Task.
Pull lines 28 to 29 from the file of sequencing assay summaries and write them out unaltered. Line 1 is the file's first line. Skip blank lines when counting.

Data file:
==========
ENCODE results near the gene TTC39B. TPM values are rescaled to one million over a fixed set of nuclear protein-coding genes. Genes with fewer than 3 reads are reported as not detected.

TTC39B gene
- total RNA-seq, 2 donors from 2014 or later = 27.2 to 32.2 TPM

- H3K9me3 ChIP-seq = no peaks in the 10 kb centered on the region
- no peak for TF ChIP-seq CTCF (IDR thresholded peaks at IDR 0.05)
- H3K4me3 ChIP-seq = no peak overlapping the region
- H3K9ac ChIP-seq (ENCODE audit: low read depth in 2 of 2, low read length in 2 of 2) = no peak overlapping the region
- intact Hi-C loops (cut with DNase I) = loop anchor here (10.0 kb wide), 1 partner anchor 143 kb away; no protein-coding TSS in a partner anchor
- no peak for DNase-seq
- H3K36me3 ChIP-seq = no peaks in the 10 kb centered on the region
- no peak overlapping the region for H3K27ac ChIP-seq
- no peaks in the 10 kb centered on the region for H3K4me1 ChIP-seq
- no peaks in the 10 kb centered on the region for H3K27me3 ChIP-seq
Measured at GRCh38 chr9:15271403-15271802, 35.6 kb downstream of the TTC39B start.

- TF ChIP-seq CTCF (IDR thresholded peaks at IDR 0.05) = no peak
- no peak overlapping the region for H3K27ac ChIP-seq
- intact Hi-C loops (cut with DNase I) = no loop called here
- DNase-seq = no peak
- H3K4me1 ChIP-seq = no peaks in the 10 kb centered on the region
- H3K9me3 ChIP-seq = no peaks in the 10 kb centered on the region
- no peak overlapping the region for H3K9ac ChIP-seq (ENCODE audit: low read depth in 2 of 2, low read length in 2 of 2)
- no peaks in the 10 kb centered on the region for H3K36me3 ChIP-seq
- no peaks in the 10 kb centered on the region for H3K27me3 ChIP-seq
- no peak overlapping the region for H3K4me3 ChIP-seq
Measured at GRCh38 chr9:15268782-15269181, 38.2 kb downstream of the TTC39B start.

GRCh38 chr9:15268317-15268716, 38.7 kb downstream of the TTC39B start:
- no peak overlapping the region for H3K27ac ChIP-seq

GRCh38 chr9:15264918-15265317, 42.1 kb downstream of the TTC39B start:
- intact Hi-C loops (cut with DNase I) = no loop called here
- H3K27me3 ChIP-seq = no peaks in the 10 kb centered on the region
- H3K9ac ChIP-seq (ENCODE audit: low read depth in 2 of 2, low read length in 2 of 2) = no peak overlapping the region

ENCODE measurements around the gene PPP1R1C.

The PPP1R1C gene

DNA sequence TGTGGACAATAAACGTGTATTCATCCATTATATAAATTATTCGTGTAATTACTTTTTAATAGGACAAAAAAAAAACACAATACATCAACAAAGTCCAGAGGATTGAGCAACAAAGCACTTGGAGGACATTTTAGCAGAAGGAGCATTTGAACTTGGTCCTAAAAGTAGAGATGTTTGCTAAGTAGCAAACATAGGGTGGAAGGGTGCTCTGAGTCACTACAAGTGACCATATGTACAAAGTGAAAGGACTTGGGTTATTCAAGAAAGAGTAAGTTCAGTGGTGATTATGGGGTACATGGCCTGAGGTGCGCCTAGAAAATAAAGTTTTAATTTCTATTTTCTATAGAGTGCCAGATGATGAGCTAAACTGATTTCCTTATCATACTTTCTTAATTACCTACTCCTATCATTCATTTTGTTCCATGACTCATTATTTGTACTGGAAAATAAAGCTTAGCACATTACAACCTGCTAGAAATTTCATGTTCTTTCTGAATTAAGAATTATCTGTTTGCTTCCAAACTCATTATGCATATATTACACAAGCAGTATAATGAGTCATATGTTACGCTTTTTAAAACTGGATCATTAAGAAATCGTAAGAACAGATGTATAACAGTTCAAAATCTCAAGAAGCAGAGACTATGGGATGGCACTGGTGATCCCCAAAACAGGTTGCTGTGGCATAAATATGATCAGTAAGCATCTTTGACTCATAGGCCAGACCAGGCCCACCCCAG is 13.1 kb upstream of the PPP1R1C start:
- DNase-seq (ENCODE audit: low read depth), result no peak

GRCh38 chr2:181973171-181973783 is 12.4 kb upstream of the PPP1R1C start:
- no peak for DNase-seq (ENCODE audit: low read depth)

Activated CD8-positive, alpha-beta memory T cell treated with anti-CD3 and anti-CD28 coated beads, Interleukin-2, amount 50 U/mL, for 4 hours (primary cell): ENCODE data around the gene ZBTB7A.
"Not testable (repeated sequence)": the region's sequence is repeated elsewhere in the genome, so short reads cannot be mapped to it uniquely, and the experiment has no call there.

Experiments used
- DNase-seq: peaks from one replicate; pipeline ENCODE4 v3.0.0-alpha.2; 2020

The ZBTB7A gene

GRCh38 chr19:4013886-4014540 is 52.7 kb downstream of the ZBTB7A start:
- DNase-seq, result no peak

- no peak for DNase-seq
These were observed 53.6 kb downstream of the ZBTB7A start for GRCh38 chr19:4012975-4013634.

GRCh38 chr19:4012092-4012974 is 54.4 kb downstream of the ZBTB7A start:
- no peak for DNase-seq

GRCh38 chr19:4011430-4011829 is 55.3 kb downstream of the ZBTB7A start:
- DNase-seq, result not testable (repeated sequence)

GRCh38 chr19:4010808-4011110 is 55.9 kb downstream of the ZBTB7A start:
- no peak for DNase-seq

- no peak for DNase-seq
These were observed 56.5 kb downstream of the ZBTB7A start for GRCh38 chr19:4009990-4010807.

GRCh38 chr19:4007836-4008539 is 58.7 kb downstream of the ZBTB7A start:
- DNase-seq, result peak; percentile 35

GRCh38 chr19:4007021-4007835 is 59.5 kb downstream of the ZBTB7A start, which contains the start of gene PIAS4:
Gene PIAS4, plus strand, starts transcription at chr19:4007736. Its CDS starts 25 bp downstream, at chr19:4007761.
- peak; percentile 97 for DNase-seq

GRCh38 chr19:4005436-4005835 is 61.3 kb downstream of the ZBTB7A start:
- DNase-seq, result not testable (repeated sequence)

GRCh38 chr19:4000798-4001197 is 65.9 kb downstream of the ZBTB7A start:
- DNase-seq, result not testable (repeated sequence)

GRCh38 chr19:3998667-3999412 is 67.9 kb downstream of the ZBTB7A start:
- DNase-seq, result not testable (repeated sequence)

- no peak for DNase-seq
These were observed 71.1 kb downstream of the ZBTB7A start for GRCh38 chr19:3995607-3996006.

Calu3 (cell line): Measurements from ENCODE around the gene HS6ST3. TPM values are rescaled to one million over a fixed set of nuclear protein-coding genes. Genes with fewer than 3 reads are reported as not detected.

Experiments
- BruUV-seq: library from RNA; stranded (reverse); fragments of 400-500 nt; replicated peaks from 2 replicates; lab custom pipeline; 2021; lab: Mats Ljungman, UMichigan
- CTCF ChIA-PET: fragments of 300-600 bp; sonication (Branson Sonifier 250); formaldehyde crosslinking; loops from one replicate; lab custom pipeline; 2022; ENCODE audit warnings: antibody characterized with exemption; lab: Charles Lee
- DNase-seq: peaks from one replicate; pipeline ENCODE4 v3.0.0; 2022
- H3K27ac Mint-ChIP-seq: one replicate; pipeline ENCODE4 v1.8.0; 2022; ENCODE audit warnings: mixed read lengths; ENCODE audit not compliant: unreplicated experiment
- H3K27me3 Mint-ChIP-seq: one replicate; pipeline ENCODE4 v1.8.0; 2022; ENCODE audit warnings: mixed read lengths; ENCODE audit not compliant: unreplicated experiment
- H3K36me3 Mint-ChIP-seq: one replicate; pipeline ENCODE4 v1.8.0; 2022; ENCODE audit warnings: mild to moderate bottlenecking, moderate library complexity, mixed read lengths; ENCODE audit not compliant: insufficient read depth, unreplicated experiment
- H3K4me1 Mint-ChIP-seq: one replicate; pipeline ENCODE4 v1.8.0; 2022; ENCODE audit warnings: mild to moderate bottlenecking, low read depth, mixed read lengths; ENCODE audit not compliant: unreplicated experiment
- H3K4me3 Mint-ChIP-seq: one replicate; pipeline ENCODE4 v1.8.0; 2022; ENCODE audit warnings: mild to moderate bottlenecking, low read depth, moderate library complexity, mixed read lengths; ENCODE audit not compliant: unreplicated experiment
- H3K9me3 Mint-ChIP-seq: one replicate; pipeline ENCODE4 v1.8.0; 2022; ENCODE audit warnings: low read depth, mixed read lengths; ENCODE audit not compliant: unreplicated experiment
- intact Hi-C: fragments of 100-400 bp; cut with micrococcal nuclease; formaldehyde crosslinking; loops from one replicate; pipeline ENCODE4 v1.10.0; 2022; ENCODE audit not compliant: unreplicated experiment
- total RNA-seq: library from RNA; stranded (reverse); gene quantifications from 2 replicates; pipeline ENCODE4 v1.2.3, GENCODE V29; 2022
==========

GRCh38 chr9:15264918-15265317, 42.1 kb downstream of the TTC39B start:
- intact Hi-C loops (cut with DNase I) = no loop called here